Do Christians fuel political conflict? This Bush admin alum says yes

In America today, people’s worst impulses seem to be winning out.

Democrats and Republicans don’t just disagree, they despise each other. The COVID-19 pandemic has become part of the culture wars, instead of a shared foe.

Americans, in general, are suffering from a breakdown in relationships. There’s growing racial, economic and social unrest.

In the past, the country could have relied on people of faith to help tone down incivility and mend partisan rifts. But in 2021, Christians are instead embracing the destructive behavior that’s tearing the country apart, according to Peter Wehner, senior fellow at the Ethics and Public Policy Center in Washington, D.C.

“Many Christians are not offering an alternative to the worst tendencies in our society but are, rather, accelerating them,” he said Tuesday during the opening session of BYU’s Religious Freedom Annual Review.

As a result, Christianity is losing its moral authority at the time it’s needed most. Some Christians today don’t even want to be associated with religious labels, Wehner said.

“Young people, in particular, see faith as an instrument of division in our democracy instead of an instrument of healing,” he said.

For religious Americans, the situation is catastrophic, Wehner added. He then spent the rest of his keynote address outlining what concerned Christians should do next.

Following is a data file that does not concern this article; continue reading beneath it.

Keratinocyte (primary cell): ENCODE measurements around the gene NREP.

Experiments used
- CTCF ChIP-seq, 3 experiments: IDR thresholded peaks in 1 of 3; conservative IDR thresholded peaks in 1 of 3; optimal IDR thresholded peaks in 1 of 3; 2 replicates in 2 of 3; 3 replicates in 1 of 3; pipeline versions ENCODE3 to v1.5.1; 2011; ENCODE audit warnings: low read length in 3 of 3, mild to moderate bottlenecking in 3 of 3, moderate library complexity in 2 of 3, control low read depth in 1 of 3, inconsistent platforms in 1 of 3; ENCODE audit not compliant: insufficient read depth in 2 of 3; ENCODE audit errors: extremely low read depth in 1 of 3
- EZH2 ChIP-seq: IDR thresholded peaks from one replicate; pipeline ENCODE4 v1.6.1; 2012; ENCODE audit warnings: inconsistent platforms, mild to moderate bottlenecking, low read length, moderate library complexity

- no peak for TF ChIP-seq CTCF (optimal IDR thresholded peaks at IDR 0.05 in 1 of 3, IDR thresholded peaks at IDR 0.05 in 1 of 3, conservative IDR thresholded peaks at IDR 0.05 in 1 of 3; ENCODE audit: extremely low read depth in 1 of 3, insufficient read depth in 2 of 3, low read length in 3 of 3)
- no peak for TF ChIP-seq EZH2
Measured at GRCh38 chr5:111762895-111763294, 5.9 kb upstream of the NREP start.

Wehner, who previously served as a senior adviser to President George W. Bush, does not believe the answer lies in abandoning politics. It’s actually good for Christians to be engaged in public life, he said.

However, as they dive in to policy debates or election campaigns, people of faith can’t lose site of their core religious teachings, Wehner noted. They need to be guided by the belief that all people are made in the image of God and, therefore, are worthy of respect.

“The great distinctiveness of Christian involvement in public life should be to care for all — for those within our political and religious tribes and those without,” he said.

Christians also need to model good political behaviors, showing how to listen and disagree well, according to Wehner. People of faith should see themselves, as well as their political enemies, as works in progress who still have much to learn and see.

“The world is unfathomably complex,” he said.

To be clear, that doesn’t mean people of faith should “live in perpetual doubt” or stop making truth claims. It does mean they should stop acting as if they have all the right answers, Wehner said.

What the country needs right now is Christians who won’t compromise their integrity in pursuit of power and will serve as the “conscience of the state,” he said.

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